The DCQIE exception indicates that a USRPI does not include an interest held by a foreign person in a domestically controlled qualified investment entity (QIE). A REIT qualifies as a QIE.[24] Until the beginning of 2015, a QIE also included a RIC which would otherwise be considered a USRPHC regardless of whether the publicly traded or DCQIE exceptions applied. The PATH Act now makes RICs permanently qualify as QIEs, and makes this qualification retroactive to January 1, 2015. In addition, this exception means that gains resulting from the sale of stock in a DCQIE (such as a REIT or RIC) is not subject to FIRPTA income taxation or tax withholding requirements.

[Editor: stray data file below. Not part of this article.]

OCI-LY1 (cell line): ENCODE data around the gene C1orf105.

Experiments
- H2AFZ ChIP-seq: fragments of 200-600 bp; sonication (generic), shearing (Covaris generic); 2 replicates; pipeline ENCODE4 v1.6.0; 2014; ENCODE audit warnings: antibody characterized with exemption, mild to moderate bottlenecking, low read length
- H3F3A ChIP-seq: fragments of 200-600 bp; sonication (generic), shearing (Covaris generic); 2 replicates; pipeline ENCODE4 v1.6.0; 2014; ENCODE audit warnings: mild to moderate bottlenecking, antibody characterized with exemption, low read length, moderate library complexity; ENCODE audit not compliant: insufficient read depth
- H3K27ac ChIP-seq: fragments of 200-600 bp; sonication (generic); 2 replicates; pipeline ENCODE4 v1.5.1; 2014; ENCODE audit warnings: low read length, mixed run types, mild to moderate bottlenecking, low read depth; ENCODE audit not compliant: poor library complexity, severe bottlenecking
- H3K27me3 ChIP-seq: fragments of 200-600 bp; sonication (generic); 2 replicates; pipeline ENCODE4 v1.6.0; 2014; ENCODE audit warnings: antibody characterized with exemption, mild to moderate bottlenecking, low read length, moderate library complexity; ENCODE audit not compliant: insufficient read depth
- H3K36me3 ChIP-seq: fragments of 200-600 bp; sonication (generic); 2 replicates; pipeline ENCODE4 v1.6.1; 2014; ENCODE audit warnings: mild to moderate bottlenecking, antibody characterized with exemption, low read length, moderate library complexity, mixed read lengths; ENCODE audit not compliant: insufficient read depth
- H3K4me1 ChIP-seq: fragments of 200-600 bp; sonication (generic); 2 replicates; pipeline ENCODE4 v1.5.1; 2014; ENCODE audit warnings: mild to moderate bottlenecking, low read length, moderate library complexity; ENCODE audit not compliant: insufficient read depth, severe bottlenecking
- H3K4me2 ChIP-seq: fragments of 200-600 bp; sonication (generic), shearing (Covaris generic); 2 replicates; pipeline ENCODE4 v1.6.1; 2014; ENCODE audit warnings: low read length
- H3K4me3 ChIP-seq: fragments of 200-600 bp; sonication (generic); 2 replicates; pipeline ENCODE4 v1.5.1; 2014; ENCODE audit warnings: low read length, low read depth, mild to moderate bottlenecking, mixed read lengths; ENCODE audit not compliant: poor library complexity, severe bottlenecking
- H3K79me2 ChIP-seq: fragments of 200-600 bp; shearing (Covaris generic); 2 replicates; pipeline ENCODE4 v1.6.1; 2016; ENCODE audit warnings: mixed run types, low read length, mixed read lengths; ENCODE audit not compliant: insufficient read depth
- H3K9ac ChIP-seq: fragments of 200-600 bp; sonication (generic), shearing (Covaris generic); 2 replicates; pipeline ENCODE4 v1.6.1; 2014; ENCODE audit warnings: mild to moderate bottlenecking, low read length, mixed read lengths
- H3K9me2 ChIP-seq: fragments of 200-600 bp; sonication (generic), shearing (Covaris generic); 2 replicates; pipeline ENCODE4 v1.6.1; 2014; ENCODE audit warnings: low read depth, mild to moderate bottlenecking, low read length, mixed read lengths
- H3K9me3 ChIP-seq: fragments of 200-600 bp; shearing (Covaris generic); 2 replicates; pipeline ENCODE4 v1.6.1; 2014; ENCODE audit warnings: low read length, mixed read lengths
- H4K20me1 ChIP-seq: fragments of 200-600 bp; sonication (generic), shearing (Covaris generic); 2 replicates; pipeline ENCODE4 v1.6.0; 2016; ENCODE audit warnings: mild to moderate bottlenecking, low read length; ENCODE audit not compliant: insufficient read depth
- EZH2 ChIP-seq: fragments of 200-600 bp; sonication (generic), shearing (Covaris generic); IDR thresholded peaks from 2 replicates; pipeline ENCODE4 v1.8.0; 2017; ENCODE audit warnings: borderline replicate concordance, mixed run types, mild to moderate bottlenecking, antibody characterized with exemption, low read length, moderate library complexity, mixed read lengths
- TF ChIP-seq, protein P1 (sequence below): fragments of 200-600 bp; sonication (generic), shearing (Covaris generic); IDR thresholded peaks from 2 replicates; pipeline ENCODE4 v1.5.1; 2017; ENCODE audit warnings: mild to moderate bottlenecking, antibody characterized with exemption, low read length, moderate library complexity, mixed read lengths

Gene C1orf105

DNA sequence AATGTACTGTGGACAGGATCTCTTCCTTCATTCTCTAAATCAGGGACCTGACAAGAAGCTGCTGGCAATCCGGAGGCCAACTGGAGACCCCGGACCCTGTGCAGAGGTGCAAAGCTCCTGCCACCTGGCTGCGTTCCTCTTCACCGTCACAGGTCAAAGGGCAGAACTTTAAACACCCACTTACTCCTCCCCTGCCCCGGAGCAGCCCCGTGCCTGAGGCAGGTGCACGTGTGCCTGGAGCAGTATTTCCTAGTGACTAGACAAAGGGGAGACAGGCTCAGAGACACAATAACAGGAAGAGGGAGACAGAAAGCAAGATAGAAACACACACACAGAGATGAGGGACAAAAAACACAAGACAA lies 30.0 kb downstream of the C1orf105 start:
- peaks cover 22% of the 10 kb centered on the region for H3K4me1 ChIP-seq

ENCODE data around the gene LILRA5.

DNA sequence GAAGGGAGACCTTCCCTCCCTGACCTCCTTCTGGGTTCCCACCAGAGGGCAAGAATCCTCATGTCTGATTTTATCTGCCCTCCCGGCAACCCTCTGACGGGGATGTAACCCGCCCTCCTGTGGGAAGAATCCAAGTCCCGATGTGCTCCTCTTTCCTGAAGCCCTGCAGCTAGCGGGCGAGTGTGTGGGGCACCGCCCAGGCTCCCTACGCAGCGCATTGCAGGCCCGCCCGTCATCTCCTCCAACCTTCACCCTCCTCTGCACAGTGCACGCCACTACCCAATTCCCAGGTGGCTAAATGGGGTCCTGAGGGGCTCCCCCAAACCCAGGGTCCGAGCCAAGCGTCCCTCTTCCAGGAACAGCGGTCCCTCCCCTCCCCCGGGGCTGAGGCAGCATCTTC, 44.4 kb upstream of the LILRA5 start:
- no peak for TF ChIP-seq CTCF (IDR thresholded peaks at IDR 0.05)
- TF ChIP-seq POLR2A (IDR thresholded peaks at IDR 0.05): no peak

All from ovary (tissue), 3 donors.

A QIE is “domestically controlled” if, at all times during a testing period, less than half of the value of its stock was held “directly or indirectly” by foreign persons. The relevant testing period is either the 5 year period ending on the disposition date, or the period shorter than 5 years that the REIT or RIC actually existed if there is less than a 5 year history for the REIT or RIC.